The main testimony of Machiavelli’s work is composed of miscellaneous manuscripts owned by the Biblioteca Nazionale in Florence containing five autographed fragments of the "Dell'arte della guerra".
The manuscript from the library of the Strozzi family, acquired in 1786 by Grand Duke Pietro Leopoldo, was assigned to the Magliabechiana Library and then, at the end of the 19th century, was placed in its current location in the Banco Rari.
The codex is made up of 89 folios (cc. 25r-118v) numbered by hand in Arabic numerals, in the top margin at the center of the sheet. The writing comes from a period when the text was still being processed and has additions and interventions; the writing, initially neat, becomes increasingly hurried, with corrections and marginal additions.
There are also several spelling corrections by another hand, which confirm the theory of a language “review”: the text was probably submitted to “an appointed editor using Giunti typography”.
The dialogue, probably started between 1519 and 1520 and then completed by Giovanni Gaddi on September 15th, 1520, is dedicated to Lorenzo di Filippo Strozzi and is set in the circle of friends of the Rucellai family, gathered at the famous Oricellari gardens, where Machiavelli was often present.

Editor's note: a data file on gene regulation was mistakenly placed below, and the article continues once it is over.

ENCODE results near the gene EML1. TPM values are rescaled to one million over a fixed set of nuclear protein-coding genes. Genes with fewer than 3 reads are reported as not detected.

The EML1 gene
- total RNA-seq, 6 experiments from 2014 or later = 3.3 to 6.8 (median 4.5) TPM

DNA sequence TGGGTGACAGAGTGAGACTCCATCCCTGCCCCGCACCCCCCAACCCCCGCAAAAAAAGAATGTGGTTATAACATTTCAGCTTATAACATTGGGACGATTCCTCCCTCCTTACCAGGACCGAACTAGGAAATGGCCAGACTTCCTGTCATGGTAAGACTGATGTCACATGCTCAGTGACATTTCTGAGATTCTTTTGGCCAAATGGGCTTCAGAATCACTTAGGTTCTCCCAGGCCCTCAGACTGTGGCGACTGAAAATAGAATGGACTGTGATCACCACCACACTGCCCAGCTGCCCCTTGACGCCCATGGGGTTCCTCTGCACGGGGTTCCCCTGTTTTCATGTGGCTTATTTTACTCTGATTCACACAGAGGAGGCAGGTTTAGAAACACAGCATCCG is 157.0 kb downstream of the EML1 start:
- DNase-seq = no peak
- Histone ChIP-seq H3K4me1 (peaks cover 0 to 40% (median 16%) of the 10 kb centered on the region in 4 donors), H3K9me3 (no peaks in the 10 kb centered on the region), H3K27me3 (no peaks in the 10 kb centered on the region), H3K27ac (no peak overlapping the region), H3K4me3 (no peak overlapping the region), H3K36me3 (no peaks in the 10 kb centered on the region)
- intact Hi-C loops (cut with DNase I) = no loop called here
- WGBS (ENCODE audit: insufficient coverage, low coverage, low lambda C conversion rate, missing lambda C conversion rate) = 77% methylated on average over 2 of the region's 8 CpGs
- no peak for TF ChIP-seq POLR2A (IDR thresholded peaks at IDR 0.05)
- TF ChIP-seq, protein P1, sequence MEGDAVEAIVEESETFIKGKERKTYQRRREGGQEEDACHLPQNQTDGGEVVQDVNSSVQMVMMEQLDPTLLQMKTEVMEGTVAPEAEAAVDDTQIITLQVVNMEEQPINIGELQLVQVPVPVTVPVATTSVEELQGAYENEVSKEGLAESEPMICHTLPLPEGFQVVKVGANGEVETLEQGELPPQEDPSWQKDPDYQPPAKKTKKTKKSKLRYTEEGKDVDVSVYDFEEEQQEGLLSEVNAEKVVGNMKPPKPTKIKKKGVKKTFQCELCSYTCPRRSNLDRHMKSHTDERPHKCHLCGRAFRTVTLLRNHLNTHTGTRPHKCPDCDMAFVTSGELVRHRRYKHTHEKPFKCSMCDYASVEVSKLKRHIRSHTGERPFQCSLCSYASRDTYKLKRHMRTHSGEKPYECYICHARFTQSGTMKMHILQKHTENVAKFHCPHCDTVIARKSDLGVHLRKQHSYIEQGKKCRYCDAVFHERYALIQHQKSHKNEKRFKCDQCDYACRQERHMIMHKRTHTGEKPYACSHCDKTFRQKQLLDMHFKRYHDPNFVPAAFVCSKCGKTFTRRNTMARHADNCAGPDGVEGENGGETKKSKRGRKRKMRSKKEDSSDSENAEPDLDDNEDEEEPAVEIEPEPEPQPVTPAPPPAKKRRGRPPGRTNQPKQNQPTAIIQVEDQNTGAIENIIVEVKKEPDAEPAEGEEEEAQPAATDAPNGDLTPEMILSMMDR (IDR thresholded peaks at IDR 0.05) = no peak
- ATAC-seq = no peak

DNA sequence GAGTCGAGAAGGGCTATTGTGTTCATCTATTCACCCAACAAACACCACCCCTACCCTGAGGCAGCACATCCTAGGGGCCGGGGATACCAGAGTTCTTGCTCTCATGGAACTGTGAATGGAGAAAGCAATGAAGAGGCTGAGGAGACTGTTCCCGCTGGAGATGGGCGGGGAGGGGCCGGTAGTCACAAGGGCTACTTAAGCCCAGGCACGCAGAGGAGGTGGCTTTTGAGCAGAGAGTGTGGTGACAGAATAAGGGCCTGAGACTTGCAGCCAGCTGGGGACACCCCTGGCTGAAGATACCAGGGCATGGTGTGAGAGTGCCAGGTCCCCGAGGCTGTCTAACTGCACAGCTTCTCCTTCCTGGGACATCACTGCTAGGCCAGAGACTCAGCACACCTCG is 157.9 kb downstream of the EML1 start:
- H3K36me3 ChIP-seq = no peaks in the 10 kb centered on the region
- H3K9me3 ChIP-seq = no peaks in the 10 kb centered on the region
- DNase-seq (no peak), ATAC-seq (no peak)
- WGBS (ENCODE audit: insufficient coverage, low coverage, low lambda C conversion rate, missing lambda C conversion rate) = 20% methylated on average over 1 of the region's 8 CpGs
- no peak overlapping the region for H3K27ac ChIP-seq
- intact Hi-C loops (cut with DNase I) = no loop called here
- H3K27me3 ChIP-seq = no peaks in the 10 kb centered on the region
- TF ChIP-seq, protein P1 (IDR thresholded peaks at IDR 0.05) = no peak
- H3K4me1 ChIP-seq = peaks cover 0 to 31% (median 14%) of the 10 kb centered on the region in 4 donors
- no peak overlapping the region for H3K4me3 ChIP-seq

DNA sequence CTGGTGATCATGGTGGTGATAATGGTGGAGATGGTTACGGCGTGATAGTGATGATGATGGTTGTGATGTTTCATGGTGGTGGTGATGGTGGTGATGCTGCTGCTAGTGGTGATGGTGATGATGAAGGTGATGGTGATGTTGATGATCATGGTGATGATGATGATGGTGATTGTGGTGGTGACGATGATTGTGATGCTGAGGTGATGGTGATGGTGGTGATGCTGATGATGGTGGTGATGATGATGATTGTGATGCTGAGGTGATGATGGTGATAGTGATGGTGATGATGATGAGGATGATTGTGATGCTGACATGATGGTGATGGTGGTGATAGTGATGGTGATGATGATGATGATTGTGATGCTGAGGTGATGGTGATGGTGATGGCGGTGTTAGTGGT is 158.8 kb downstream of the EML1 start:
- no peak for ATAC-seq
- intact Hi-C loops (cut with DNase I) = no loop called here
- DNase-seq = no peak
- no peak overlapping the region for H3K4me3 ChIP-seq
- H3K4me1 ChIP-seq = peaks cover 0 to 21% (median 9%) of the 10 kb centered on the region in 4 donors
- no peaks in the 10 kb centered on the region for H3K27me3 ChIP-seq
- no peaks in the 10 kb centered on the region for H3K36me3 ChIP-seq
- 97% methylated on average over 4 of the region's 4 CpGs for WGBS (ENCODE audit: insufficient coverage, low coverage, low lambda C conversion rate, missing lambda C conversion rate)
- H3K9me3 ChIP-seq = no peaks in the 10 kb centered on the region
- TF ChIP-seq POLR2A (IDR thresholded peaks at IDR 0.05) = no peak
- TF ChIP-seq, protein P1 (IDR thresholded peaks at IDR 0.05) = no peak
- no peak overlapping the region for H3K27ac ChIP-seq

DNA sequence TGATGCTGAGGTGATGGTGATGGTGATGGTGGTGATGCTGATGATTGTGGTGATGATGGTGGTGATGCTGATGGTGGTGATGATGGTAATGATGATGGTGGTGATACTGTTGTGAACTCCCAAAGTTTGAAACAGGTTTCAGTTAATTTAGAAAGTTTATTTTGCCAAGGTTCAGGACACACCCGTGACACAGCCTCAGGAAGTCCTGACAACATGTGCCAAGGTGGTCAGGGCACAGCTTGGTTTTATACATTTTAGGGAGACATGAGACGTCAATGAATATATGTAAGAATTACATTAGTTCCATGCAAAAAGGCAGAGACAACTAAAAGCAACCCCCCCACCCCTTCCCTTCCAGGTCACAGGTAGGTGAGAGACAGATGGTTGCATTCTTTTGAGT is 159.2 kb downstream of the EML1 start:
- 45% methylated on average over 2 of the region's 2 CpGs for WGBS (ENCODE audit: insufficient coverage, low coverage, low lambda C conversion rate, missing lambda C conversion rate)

The protagonist of the dialogue, which is divided into seven books, is the Roman "condottiero" Fabrizio Colonna. As an expert man-at-arms now advanced in years, he expresses his convictions that the Italian military needs to be reformed, based on the Roman military model, but excluding the use of mercenary troops, who proved unreliable and harmful on several occasions.
In the treatise, central themes of Machiavelli's concepts are often recalled, with references to previous works (Cagione dell’Ordinanza, Il Principe, I Discorsi), such as the condemnation of the use of mercenaries and the creation of a well-ordered and disciplined citizen "militia", able at any moment to defend the territory from enemy attack.
The author then proceeds with a close and detailed analysis of the techniques used by the Romans in the development of the army (selection, training and armament of the soldiers), the arrangement of the troops during a battle, housings, fortifications, etc., suggesting precise and detailed rules for an effective defense strategy.
In an appendix to the text, Machiavelli drafts diagrams of military deployment, where the battalions are marked with a Greek letter and displayed in the ideal arrangement of the army in a “standard battle”.